The San Francisco Chronicle reported that a few nice gents from the Hells Angels were allegedly accused of mortgage fraud. So what happens if they’re convicted? Foreclosure?
Good luck on foreclosing on the Hells Angels. I wouldn’t want to be the poor sucker that serves them the notice, based on what happened in Japan in the 1990s with the notorious Yakuza. In case you’re not aware who the Yakuza are, let’s just say, like the Hells Angels, you really don’t want to upset these guys:
“When banks try to foreclose on (a property), the yakuza are the ones who prevent them from doing so. In most cases, they’re asked by the building owner to move in rent-free, because nobody will try to buy it in an auction if yakuza are living in some of the rooms. If the auction is postponed, then the owner can continue to earn money from rent paid by the other tenants. Those who owe money are making use of the yakuza.”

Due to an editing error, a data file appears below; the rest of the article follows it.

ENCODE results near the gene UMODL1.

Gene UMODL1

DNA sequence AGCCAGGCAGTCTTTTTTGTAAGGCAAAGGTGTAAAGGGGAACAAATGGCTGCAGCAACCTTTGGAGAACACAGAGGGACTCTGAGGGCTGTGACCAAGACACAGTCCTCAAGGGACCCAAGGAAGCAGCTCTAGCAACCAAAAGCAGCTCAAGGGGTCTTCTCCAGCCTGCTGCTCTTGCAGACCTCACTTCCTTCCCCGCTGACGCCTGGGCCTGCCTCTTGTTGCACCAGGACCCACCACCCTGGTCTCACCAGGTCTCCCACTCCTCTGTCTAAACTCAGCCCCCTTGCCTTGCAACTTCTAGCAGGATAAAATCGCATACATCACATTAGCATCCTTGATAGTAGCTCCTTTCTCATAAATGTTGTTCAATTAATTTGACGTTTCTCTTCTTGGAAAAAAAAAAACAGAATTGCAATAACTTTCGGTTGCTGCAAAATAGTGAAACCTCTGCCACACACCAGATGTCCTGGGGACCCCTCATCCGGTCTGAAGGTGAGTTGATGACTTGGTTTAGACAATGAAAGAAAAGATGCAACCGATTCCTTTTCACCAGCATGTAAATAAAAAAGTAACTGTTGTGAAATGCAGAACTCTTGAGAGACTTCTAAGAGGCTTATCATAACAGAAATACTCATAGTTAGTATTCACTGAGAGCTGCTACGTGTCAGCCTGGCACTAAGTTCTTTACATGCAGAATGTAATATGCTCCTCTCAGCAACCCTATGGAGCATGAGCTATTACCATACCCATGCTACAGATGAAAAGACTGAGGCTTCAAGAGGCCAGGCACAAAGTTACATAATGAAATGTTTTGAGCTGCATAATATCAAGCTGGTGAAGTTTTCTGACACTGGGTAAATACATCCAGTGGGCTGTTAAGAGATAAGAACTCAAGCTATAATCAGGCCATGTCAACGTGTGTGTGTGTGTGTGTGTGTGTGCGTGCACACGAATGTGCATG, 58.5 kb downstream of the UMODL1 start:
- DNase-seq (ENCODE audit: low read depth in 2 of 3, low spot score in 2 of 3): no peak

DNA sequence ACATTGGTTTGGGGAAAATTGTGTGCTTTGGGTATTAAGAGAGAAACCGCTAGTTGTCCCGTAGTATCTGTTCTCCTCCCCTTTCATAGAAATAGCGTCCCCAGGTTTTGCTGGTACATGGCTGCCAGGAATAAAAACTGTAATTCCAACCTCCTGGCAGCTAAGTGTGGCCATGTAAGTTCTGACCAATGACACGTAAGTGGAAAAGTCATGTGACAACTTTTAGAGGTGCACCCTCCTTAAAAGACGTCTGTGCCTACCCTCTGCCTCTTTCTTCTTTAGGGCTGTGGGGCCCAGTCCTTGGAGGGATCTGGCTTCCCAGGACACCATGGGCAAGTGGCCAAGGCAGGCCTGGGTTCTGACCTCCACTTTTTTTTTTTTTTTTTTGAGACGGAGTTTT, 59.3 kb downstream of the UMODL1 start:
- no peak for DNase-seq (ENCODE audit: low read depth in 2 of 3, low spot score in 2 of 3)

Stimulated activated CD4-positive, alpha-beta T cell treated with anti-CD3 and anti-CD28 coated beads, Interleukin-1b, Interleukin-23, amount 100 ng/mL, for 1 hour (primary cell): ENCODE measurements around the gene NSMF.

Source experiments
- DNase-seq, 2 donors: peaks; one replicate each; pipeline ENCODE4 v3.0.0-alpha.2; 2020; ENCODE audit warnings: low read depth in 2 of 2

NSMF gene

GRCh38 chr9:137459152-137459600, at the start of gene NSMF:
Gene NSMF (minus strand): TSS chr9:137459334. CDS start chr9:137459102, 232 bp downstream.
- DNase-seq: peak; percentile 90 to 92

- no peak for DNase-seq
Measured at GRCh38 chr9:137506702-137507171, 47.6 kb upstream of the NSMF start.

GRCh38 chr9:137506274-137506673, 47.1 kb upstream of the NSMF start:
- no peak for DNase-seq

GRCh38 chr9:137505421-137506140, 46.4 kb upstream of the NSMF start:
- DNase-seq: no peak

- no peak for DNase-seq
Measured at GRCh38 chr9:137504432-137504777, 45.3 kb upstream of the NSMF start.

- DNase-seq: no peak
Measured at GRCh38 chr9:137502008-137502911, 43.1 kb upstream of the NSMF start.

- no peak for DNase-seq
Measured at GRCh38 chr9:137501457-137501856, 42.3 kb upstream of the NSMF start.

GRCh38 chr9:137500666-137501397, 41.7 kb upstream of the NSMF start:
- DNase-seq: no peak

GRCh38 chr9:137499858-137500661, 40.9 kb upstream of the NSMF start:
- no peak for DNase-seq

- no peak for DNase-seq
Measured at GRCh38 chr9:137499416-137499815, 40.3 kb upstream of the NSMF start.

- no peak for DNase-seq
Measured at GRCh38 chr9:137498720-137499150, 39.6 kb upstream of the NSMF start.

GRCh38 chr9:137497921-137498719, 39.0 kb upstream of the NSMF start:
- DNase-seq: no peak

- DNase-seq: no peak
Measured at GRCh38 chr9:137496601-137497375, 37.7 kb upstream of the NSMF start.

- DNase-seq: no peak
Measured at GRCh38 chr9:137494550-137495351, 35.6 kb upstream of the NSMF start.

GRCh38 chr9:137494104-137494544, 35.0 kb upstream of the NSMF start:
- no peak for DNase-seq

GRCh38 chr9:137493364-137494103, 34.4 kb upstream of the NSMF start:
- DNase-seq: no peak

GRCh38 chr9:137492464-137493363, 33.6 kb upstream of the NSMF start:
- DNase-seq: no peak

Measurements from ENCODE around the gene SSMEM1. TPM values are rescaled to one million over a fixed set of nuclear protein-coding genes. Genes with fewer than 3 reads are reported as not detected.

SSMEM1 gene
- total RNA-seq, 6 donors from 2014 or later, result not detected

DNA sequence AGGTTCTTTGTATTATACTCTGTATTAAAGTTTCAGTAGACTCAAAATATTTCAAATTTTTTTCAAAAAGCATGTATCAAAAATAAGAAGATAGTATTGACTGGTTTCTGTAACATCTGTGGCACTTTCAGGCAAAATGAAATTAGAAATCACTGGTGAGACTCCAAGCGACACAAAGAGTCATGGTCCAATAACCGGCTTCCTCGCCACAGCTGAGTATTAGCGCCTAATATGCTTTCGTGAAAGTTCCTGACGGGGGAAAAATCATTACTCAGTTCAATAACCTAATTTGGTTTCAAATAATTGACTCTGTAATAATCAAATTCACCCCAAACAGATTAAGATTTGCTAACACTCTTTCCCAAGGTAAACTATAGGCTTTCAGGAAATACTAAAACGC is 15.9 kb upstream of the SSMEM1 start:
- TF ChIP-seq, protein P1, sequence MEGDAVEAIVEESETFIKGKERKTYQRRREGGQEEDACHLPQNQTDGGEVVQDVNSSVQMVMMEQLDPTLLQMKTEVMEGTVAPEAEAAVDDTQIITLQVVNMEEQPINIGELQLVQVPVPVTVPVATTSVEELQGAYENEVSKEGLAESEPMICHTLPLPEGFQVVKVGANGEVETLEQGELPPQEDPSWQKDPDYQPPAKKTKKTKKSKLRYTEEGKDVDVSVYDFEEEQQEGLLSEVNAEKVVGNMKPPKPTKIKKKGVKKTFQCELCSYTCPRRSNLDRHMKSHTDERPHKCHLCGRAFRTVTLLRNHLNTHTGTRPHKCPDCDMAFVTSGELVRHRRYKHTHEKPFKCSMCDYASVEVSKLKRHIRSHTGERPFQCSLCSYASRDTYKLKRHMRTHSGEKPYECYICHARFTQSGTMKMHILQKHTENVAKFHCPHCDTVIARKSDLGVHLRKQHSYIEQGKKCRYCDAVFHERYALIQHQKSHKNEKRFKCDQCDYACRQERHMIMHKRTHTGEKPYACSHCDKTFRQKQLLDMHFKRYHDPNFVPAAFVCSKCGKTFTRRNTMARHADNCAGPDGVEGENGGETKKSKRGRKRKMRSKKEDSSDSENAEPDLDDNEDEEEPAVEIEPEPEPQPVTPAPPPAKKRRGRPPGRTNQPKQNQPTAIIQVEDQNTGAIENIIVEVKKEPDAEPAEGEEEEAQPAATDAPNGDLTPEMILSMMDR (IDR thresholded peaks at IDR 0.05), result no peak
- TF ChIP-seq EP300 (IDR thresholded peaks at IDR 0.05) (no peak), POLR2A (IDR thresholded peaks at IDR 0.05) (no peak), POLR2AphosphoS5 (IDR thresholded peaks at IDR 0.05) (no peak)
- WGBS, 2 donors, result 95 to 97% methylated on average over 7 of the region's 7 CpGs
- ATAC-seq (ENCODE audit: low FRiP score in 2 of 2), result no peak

Confronting the gangsters can be dangerous.
…Yakuza tactics include verbal harassment, veiled threats and techniques such as fouling properties with manure, “accidentally” crashing into buildings with dump trucks and arson.
In a 1994 case widely presumed to be tied to efforts at bad-loan collection, Kazufumi Hatanaka, manager of Sumitomo Bank’s branch in the city of Nagoya, was murdered execution-style, shot in the head outside the door of his 10th-floor apartment.
I’m sure the mortgage broker involved in the above Hells Angels real estate deal, or for that matter the real estate agent, have nothing to worry about.
File under: New meaning to the old adage “Real estate is a cut throat business.”
Read more: Japan mob muddies up foreclosures.